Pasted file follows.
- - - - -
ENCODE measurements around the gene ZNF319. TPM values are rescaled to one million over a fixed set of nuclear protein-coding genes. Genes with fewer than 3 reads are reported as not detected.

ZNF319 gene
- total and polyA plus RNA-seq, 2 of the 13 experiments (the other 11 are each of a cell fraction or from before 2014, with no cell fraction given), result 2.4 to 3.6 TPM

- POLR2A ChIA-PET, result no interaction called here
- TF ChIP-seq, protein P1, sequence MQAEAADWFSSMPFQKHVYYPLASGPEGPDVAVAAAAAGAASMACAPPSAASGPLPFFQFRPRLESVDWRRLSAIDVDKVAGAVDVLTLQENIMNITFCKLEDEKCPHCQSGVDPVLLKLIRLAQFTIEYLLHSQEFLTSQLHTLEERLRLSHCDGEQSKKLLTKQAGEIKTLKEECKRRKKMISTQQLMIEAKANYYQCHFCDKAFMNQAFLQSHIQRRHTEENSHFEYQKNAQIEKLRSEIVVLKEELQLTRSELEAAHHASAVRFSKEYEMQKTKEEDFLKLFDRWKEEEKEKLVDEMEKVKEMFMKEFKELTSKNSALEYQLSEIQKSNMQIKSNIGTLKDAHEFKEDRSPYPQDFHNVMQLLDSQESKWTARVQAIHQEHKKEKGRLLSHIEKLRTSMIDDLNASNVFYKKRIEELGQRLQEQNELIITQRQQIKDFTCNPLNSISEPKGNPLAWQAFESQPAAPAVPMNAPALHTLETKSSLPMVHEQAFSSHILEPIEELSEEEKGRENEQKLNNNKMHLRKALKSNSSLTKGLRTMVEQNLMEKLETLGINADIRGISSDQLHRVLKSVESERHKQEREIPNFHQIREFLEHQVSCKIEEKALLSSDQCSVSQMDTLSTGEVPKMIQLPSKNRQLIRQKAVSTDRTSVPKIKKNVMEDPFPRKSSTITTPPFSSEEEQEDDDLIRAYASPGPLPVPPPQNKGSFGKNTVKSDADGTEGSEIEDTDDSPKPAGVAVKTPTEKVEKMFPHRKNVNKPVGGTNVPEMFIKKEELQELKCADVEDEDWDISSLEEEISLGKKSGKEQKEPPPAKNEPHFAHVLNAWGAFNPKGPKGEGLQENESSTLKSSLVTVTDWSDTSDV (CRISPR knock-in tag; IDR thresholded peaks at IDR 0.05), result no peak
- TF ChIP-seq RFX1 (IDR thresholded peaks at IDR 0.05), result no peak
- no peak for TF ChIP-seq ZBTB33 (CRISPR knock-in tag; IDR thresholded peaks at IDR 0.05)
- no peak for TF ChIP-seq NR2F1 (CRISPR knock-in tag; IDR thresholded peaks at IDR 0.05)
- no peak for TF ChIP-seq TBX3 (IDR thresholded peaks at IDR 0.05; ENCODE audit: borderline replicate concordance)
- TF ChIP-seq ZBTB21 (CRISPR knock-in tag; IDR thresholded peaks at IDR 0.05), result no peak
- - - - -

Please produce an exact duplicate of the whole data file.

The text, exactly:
ENCODE measurements around the gene ZNF319. TPM values are rescaled to one million over a fixed set of nuclear protein-coding genes. Genes with fewer than 3 reads are reported as not detected.

ZNF319 gene
- total and polyA plus RNA-seq, 2 of the 13 experiments (the other 11 are each of a cell fraction or from before 2014, with no cell fraction given), result 2.4 to 3.6 TPM

- POLR2A ChIA-PET, result no interaction called here
- TF ChIP-seq, protein P1, sequence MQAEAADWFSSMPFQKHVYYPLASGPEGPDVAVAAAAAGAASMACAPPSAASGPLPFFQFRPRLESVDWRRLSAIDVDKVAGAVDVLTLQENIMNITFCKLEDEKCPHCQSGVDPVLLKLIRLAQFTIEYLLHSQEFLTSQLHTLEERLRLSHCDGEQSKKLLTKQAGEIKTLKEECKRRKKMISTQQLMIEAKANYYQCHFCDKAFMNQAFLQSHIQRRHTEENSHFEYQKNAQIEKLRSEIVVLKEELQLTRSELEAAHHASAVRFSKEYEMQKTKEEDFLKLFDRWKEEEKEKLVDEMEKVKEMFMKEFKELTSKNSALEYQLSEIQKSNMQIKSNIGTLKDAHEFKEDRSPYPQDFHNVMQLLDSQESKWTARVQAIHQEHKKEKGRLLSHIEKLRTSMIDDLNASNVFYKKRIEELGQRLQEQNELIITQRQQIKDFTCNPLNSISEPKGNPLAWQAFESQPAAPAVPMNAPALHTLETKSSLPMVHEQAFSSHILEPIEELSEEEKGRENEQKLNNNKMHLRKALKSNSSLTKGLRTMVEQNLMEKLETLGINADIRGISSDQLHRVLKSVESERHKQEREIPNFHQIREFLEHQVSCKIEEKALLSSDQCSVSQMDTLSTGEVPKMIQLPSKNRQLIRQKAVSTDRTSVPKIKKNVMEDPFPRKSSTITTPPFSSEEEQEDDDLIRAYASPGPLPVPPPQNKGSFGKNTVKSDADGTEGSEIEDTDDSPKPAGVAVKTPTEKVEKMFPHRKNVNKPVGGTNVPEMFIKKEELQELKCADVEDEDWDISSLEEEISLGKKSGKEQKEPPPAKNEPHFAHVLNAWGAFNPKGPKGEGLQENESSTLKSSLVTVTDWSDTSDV (CRISPR knock-in tag; IDR thresholded peaks at IDR 0.05), result no peak
- TF ChIP-seq RFX1 (IDR thresholded peaks at IDR 0.05), result no peak
- no peak for TF ChIP-seq ZBTB33 (CRISPR knock-in tag; IDR thresholded peaks at IDR 0.05)
- no peak for TF ChIP-seq NR2F1 (CRISPR knock-in tag; IDR thresholded peaks at IDR 0.05)
- no peak for TF ChIP-seq TBX3 (IDR thresholded peaks at IDR 0.05; ENCODE audit: borderline replicate concordance)
- TF ChIP-seq ZBTB21 (CRISPR knock-in tag; IDR thresholded peaks at IDR 0.05), result no peak